You Are Born With An Estate Plan You May Not Want

Born free? Not entirely. Should you acquire any property while here on earth the State has a plan for your stuff when you cross that Great Divide if you do not timely exercise a right to control that disposition yourself by a will, trust or other designations made in writing.

Here are some quotes from Washington’s statute, RCW 11.04.015. For those of you who lack quick access to Black’s Law Dictionary, be advised the word “Intestate” ( not to be confused with ‘Interstate’ ) means dying with out a will. “Issue” means children. I have left out references to “domestic partner” because it makes the whole thing too complex and you get the idea, a substitute for “spouse”.

Also you need to know the basic rule that any property acquired during marriage is presumed to be community property, unless by gift to a spouse solely or anything he or she receives during marriage from inheritance, which is separate property. Property you bring to a marriage is separate as well.

Here we go:

The net estate of a person dying intestate, or  that portion thereof with respect to which the person shall have died intestate, shall descend subject to the provisions of RCW 11.04.250 and 11.02.070, ( each of these mean you cannot escape this earth without paying bills timely submitted )  and shall be distributed as follows:

(1) Share of surviving spouse. The surviving spouse shall receive  the following share:

(a) All of the decedent’s share of the net community estate; ( ‘net estate’ is that nasty reference to the bills ) and

(b) One-half of the net separate estate if the intestate is survived by issue; or

(c) Three-quarters of the net separate  estate if there is no surviving issue, but the intestate is survived by one or
more of his parents, or by one or more of the issue of one or more of his  parents; ( What? ) or

(d) All of the net separate estate, if  there is no surviving issue nor parent nor issue of parent.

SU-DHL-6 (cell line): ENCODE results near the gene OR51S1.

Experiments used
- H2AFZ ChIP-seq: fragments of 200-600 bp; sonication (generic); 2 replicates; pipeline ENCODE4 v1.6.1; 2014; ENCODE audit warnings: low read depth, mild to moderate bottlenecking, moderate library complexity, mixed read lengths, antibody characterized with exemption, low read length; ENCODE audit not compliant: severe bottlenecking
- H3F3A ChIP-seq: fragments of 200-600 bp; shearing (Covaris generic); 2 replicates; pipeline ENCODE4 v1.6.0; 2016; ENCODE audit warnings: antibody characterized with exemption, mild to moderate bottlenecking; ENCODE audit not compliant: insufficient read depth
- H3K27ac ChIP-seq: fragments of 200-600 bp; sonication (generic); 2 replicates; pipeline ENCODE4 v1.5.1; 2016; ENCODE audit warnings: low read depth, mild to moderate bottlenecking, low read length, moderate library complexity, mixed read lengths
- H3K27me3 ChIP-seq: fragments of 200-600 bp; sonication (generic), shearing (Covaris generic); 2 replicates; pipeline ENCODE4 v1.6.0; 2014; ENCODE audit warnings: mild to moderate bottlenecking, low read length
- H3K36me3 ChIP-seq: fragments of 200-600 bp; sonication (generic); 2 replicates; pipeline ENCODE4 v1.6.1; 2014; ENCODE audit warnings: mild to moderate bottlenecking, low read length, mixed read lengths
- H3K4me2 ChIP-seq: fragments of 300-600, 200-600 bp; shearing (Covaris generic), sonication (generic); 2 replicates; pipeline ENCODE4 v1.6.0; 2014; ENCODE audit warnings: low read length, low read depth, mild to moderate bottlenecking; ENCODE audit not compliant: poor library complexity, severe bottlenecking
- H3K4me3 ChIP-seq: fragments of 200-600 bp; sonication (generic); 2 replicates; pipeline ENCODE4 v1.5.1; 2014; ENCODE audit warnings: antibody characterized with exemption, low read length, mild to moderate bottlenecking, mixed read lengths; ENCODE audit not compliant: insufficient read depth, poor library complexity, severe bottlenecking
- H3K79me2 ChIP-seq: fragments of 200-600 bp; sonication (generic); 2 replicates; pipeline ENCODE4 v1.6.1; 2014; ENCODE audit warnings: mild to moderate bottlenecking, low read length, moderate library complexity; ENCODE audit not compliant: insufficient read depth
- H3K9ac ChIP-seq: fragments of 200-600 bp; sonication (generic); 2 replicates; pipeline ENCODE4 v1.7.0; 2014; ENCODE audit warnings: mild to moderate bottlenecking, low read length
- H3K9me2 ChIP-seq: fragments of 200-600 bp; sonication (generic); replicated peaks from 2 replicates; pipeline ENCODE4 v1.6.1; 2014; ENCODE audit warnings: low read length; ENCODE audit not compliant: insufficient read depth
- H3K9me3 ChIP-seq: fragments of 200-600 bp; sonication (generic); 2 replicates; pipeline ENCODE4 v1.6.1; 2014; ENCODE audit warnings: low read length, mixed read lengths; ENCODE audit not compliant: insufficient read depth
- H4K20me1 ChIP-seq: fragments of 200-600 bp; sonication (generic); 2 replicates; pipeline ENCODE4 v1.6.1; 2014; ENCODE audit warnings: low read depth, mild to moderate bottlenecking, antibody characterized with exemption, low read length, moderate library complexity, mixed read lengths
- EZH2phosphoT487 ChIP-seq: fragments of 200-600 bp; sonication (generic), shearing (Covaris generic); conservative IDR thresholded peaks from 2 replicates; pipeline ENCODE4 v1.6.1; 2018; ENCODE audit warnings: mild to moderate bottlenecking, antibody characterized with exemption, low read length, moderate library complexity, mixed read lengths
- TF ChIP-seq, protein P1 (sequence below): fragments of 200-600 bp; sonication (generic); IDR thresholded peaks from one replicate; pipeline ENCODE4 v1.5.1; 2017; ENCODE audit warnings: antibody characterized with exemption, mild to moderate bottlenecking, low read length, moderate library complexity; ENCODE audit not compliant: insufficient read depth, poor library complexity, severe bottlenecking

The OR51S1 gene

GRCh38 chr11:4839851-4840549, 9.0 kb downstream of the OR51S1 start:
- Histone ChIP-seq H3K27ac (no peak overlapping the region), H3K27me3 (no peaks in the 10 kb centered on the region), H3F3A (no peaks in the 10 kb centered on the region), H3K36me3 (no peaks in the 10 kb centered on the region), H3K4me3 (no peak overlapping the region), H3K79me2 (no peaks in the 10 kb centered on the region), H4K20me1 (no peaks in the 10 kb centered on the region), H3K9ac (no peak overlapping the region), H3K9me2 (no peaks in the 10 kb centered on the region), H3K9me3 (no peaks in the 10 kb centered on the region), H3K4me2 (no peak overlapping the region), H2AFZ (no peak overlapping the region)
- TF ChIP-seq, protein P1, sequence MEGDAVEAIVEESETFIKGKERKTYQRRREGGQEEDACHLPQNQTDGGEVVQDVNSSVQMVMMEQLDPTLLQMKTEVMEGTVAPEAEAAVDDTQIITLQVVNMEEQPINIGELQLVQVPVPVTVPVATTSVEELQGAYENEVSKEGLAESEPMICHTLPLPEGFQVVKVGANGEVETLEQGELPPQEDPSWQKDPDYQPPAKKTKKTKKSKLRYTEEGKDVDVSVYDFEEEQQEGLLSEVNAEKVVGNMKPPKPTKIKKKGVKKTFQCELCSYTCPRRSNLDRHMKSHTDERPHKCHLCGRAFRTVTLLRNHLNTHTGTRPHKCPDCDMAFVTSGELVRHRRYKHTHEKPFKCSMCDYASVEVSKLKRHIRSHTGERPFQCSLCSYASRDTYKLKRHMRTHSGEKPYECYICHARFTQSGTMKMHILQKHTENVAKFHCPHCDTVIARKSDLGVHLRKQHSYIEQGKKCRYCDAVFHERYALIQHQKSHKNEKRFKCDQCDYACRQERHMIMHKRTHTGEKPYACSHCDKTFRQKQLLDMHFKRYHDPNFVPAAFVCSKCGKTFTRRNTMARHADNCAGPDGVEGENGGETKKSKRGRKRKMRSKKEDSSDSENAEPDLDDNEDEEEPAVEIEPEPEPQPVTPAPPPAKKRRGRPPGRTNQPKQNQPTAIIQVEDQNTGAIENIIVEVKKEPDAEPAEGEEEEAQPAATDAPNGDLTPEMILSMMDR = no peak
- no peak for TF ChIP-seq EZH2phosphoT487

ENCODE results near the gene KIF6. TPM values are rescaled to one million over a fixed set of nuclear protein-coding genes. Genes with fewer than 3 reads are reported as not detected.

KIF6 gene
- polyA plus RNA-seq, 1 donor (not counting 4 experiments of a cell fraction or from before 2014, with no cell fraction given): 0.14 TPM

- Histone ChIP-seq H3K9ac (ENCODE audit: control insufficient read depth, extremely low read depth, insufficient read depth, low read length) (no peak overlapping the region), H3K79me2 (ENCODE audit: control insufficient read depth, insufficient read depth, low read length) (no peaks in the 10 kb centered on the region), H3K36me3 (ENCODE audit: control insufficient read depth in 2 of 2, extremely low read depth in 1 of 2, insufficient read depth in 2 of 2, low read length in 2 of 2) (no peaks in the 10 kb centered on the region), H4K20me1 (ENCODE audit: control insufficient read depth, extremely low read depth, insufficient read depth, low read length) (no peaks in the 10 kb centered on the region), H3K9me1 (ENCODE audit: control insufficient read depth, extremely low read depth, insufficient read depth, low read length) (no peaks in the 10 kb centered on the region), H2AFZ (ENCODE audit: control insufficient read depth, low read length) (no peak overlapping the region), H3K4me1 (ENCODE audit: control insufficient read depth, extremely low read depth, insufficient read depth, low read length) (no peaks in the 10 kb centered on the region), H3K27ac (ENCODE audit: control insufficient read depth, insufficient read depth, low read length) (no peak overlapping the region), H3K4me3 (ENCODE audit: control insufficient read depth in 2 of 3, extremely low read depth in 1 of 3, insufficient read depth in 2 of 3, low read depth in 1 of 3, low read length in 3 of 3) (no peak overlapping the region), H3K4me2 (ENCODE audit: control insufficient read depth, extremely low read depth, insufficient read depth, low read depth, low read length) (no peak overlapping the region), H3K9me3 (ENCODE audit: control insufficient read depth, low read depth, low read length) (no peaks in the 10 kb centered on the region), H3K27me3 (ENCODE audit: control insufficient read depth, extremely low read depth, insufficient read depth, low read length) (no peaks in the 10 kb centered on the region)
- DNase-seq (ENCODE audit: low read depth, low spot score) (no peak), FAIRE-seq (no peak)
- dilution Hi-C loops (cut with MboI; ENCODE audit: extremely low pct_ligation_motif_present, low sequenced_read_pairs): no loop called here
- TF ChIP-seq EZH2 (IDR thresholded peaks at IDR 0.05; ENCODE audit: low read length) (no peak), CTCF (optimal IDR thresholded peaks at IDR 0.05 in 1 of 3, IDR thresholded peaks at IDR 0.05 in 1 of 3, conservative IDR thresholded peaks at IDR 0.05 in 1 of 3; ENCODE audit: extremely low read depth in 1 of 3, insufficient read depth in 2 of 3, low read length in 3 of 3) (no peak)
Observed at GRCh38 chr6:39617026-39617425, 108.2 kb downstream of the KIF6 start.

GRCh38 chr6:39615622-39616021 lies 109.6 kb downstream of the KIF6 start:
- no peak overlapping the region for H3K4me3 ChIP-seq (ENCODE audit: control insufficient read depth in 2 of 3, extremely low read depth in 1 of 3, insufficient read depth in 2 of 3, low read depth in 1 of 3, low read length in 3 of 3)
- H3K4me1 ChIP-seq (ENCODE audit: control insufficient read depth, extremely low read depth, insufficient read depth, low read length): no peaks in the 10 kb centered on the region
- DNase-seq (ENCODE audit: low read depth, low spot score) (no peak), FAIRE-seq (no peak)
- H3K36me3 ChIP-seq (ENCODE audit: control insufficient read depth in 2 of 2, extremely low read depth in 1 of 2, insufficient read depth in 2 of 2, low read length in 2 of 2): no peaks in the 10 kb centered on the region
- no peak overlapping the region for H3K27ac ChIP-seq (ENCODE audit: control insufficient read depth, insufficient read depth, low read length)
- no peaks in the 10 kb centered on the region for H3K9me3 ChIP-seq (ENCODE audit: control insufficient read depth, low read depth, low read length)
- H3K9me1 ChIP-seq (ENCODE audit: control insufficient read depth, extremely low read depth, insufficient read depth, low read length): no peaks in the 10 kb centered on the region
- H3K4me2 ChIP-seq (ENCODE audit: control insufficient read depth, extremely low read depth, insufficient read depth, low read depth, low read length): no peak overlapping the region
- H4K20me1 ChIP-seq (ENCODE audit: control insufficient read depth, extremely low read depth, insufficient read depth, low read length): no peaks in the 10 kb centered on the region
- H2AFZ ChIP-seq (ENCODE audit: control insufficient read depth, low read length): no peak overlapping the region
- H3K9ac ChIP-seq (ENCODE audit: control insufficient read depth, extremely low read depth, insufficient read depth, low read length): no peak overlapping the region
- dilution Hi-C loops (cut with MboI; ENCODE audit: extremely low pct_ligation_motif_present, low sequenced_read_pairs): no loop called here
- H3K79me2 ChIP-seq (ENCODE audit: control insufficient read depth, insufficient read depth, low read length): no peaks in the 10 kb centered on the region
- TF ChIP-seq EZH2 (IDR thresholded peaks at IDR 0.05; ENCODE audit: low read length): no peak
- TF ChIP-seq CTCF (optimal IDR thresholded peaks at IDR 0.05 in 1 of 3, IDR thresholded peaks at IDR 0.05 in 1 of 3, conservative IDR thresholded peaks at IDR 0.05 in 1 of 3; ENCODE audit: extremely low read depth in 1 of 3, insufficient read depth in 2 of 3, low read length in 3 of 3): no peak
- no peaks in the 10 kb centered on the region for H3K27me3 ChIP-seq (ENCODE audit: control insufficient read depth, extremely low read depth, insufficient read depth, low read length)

At this point your eyes should be glossed over and you may want to read the rest later. If not, we resume with the statute:

(2) Shares of others than surviving spouse. ( That is the other half the separate property or all of it if there is no spouse, or that funny one-quarter leftover in 1(c) above ). The share of the net estate not distributable to the surviving spouse, or the entire net estate if  there is no surviving spouse, shall descend and be distributed as follows:

(a) To the issue of the intestate; if they are all in the same degree of kinship to the intestate, they shall take equally, or if of  unequal degree, then those of more remote degree ( as in one of your children predeceased you leaving you  grandchildren ) shall take  by representation.

(b) If the intestate not be survived by issue, then to the parent or parents who survive the intestate. This happens more than you would anticipate; think of young male Microsoft software engineers with a lot of stock and a really fast car.

(c) If the intestate not be survived by issue or by either parent, then to those issue of the parent or parents who survive the intestate; if they are all in the same  degree of kinship to the intestate, ( your brothers and sisters ) they shall take  equally, or, if of unequal degree, ( predeceased brothers and sisters who left children behind ) then those of more remote degree shall take  by representation.

(d) If the intestate not be survived by issue or by either parent, or by any issue of the parent or parents who survive the intestate, then to the grandparent or  grandparents who survive the intestate; if both  maternal and paternal grandparents survive the intestate,  the maternal grandparent or grandparents shall take one-half and the paternal  grandparent or grandparents shall take one-half.

(e) If the intestate not be survived  by issue or by either parent, or by any issue of the parent or parents or by any grandparent or grandparents, then to those issue of any grandparent or  grandparents who survive the intestate; taken as a group, the issue of the maternal  grandparent or grandparents shall share equally with the issue of the paternal  grandparent or grandparents, also taken as a group; within each such group, all  members share equally if they are all in the same degree of kinship to the  intestate, or, if some be of unequal degree, then those of more remote degree shall  take by representation.

Sort of Talmudic isn’t it? And there are even more mind bending statutes that everyone can avoid by executing a will. All in all dying testate is better, and cheaper. Don’t die with the estate plan the State has for you, it is an awful thing to do to the people you leave behind, except the lawyers who can easily spend a significant portion of your estate figuring out what all this means after you are gone.

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